In Connecticut the maximum speed limit of 65 mph (105 km/h) is usually posted on rural freeways, up to 55 mph (89 km/h) is posted on rural divided and undivided highways. In urban areas speed limits vary from 25 mph (40 km/h) on residential streets and central business districts to 30–40 mph (48-64 km/h) on arterial roadways, and from 45 to 55 mph (72 to 89 km/h) on urban freeways. Limited-access divided highways have a minimum speed of 40 mph (64 km/h), but this is not always posted, and rarely enforced.
Speed limits for all roads within Connecticut, including local streets, are established by the State Traffic Commission, an agency composed of members of the Department of Motor Vehicles (CTDMV), the Department of Emergency Services and Public Protection (DESPP), and the Department of Transportation (CONNDOT).
The State Traffic Commission typically sets speed limits following engineering studies performed by CONNDOT. Data used in setting speed limits includes: traffic volume vs. roadway capacity, design speed, road geometry, spacing of intersections and/or interchanges, number of driveways and curb cuts, and accident rates.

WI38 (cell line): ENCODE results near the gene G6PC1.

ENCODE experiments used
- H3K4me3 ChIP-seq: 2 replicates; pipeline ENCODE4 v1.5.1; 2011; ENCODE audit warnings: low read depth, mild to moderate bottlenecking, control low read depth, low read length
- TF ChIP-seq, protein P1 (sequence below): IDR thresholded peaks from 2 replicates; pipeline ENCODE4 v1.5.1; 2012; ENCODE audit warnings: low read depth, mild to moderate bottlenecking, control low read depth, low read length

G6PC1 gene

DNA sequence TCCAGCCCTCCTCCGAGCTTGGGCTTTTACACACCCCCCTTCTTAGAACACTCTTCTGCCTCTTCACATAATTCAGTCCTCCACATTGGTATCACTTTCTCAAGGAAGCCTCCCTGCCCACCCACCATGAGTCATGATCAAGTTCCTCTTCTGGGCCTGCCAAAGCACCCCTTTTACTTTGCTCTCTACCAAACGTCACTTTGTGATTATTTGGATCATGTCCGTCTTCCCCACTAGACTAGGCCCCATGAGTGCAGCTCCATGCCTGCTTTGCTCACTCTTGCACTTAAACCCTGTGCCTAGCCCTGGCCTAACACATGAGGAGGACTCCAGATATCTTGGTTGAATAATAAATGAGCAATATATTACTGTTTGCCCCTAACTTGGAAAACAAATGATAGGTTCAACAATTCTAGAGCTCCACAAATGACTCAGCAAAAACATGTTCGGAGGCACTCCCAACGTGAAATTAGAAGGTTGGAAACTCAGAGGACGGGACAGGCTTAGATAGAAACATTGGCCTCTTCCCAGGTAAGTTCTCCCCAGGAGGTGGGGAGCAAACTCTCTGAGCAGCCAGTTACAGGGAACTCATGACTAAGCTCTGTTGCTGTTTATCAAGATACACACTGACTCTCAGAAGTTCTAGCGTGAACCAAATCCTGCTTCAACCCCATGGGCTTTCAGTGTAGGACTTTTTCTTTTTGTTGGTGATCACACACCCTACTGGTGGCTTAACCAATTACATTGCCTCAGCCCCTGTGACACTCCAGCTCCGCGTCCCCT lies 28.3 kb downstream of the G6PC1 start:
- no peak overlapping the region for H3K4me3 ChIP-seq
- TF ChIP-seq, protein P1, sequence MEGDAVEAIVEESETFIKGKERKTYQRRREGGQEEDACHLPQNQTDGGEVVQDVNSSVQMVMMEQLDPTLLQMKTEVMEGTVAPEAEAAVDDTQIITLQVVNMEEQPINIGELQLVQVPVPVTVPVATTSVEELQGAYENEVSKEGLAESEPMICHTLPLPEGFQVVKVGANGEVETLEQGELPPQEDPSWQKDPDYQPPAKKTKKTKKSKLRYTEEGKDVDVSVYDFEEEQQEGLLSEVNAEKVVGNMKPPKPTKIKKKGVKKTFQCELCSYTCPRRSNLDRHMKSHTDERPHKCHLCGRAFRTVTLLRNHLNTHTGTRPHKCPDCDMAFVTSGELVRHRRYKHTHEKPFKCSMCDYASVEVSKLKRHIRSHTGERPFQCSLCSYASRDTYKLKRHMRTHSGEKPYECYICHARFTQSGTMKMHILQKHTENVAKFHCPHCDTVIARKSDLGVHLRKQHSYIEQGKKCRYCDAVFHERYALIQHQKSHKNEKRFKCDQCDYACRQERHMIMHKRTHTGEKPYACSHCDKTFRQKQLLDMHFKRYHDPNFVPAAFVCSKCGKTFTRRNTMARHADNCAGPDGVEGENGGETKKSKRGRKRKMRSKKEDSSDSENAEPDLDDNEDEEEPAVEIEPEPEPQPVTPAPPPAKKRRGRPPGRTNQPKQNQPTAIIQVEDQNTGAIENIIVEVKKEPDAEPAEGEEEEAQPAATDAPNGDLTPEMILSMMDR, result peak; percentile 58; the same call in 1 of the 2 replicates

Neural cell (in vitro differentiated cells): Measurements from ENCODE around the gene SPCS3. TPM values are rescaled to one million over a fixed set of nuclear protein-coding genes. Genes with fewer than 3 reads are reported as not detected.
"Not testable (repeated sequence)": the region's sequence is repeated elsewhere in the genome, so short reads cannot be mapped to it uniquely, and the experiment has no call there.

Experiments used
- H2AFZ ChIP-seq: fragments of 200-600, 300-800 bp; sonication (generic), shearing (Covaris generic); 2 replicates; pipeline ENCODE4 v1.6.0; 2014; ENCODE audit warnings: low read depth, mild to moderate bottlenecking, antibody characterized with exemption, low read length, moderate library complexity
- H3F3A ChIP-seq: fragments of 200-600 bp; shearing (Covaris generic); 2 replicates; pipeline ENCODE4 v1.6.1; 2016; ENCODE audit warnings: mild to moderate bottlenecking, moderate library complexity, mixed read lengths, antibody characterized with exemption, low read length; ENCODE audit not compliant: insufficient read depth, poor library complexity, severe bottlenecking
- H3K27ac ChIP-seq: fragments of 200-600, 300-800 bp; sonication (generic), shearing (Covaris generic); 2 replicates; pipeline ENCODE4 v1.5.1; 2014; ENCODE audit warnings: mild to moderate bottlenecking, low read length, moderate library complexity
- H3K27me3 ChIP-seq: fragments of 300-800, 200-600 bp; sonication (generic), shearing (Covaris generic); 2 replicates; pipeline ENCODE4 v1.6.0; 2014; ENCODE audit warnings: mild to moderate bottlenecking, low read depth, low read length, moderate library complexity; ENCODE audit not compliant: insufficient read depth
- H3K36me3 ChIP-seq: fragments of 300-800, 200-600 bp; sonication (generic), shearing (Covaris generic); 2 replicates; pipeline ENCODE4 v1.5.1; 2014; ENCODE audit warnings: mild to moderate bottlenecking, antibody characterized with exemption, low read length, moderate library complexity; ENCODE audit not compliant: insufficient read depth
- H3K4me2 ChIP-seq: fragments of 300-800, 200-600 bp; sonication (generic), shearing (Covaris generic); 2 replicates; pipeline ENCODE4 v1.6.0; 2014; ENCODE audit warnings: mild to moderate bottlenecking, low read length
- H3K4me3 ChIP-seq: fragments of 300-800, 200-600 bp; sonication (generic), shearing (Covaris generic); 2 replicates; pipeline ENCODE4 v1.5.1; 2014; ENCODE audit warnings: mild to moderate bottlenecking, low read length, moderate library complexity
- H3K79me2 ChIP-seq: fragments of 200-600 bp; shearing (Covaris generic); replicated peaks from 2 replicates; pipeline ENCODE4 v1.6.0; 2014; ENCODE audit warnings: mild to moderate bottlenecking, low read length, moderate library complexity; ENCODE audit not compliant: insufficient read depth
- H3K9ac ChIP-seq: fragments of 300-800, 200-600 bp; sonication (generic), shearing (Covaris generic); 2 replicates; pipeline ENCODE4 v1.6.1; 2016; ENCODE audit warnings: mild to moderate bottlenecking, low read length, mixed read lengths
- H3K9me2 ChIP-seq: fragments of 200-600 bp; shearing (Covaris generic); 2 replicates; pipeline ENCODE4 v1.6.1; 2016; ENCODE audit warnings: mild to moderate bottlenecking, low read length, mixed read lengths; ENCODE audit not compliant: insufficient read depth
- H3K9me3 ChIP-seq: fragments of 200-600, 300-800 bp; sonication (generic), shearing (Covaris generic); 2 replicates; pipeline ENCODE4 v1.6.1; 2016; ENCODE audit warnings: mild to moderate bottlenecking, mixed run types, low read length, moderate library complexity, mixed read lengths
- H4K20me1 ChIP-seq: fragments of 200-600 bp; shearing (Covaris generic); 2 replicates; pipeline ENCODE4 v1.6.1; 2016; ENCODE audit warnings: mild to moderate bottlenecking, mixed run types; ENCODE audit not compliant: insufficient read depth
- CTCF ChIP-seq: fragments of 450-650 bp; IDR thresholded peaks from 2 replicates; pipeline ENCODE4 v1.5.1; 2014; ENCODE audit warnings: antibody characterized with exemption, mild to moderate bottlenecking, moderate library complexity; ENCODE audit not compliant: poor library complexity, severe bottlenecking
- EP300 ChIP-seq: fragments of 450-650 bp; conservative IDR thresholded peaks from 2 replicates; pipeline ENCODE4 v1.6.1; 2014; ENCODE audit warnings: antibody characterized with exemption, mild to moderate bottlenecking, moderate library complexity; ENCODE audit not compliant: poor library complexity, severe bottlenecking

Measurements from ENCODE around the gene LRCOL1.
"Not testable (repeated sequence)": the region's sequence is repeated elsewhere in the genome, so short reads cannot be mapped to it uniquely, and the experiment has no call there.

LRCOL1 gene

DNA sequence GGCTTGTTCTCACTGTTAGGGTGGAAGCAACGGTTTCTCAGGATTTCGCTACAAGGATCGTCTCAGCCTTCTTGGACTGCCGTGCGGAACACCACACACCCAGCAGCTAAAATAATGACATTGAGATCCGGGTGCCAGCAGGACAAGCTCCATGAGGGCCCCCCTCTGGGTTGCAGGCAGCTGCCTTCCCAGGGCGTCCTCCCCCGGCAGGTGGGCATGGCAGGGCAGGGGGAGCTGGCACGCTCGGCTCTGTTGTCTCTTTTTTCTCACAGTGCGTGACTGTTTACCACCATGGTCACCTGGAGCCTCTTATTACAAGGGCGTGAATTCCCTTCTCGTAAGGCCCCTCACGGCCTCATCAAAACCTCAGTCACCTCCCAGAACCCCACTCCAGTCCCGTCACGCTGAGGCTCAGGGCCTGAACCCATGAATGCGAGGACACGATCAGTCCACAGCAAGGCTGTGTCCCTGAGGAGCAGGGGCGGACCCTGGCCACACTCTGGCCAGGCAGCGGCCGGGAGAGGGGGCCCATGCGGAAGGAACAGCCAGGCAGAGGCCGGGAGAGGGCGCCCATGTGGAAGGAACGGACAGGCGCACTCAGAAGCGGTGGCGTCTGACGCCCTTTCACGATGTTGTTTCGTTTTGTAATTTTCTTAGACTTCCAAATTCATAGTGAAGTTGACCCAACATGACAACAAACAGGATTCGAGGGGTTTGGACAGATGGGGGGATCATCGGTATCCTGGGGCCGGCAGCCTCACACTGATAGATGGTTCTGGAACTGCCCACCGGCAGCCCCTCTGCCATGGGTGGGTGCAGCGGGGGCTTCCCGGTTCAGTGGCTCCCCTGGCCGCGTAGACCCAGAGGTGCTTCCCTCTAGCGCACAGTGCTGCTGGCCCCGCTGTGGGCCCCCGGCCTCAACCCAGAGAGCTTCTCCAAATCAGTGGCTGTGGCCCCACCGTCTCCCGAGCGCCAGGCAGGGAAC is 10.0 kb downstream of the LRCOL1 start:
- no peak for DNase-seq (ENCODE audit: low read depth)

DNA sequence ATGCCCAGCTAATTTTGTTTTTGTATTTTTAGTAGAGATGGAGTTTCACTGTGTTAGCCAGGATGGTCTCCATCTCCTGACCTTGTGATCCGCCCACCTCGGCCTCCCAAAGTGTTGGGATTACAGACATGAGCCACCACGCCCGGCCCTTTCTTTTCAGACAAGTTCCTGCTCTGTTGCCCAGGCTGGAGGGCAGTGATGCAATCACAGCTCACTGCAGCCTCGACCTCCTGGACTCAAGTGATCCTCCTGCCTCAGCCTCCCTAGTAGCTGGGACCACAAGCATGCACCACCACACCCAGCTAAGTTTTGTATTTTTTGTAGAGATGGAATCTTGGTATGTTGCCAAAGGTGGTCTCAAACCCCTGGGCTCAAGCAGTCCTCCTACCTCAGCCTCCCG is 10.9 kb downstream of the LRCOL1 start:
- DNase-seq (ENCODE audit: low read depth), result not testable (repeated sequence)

Municipalities are normally required to seek approval from the State Traffic Commission for changes to the posted speed limits on locally owned streets after appropriate engineering studies are performed.
Speeding fines are doubled in school zones when children are present, and construction areas when workers are present.